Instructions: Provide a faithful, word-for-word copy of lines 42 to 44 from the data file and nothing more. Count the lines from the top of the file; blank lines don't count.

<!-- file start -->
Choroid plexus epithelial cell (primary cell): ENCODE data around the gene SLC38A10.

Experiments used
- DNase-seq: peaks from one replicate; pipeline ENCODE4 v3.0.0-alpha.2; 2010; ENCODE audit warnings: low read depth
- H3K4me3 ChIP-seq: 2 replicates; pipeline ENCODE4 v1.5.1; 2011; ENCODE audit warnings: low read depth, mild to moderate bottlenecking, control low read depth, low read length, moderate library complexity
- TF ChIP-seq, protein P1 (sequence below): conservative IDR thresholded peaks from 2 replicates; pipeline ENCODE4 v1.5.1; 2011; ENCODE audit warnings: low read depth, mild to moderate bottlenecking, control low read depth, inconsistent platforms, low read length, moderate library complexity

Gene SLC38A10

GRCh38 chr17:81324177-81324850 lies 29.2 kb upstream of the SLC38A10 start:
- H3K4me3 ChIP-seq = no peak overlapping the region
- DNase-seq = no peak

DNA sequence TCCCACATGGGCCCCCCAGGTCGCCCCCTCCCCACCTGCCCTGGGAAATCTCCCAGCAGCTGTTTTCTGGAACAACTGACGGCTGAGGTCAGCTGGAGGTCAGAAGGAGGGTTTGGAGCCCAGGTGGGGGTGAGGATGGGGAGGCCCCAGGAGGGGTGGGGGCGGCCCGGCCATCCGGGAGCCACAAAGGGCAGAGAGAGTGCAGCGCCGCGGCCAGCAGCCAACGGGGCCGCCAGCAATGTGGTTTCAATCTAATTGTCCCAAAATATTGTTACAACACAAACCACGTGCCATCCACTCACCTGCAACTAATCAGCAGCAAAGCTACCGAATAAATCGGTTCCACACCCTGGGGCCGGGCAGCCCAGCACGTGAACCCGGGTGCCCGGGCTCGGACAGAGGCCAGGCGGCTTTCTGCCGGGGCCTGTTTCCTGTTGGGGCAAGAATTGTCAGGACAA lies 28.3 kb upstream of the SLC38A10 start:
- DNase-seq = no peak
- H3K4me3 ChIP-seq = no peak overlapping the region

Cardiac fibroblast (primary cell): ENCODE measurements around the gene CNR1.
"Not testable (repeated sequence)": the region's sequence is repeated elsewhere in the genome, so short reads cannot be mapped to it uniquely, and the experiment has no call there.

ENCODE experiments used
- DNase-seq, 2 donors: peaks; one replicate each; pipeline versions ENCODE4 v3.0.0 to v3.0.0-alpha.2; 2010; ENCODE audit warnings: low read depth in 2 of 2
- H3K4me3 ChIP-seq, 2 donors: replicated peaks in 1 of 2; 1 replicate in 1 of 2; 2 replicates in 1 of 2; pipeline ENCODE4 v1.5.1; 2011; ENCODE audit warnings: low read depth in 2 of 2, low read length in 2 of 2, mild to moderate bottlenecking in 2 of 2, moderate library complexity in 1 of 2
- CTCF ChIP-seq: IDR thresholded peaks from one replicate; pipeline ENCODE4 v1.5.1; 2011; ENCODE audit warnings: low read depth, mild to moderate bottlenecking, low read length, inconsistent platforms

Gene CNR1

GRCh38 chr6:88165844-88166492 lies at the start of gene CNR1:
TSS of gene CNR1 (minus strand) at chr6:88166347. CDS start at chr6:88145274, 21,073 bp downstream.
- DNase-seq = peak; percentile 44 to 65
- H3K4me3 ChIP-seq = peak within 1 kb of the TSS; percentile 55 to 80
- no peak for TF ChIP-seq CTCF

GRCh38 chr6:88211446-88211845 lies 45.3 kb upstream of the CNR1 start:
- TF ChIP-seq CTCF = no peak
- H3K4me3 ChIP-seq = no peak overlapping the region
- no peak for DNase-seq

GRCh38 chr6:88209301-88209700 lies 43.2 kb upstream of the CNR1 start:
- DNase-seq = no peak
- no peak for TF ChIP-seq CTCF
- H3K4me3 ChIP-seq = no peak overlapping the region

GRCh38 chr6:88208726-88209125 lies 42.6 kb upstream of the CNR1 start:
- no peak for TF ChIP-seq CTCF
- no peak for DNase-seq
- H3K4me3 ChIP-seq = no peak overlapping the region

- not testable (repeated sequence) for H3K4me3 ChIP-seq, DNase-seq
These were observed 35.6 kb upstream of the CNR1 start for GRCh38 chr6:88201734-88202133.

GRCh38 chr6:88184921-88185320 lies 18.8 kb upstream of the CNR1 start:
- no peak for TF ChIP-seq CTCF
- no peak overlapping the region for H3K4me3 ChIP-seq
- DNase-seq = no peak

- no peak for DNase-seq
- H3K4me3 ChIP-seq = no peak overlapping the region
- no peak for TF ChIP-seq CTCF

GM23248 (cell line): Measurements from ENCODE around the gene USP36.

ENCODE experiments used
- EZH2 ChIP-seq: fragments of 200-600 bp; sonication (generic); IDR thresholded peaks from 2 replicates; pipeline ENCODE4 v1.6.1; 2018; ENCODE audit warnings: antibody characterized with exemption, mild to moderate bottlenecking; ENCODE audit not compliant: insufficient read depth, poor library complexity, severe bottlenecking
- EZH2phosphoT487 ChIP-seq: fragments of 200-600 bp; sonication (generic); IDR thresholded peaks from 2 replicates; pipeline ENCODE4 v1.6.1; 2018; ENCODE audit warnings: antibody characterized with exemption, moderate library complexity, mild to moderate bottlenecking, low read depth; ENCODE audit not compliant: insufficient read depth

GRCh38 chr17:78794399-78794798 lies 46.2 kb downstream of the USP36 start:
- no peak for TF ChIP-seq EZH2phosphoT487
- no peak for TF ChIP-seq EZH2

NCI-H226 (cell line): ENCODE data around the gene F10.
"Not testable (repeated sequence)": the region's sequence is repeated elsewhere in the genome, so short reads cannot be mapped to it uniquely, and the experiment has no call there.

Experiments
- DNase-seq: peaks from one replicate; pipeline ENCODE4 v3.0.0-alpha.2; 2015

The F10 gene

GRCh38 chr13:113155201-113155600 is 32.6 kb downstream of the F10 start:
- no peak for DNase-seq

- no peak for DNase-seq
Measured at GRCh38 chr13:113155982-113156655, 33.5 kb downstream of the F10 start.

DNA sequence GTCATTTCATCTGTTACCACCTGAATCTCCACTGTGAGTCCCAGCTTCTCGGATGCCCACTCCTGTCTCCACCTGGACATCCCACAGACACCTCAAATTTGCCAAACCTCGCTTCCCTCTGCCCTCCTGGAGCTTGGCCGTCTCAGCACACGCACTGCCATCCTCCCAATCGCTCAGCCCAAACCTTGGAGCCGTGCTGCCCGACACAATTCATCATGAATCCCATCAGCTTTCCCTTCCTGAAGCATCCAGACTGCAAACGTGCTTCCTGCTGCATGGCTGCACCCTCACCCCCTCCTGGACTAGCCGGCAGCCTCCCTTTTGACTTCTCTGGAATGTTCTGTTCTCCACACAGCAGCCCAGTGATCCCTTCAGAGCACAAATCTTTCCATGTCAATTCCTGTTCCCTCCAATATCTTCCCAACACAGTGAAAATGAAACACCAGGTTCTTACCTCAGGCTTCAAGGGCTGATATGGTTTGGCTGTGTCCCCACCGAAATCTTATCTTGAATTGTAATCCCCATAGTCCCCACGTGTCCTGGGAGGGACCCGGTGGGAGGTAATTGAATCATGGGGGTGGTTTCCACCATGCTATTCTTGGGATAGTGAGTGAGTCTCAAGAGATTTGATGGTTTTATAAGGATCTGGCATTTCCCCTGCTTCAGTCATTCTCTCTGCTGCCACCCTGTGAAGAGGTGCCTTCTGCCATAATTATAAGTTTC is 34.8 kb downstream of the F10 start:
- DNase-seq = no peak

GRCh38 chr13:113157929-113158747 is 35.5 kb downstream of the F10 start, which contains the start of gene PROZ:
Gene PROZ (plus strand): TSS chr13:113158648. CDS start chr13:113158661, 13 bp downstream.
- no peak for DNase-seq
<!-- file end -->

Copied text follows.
- DNase-seq = no peak

- no peak for DNase-seq
- H3K4me3 ChIP-seq = no peak overlapping the region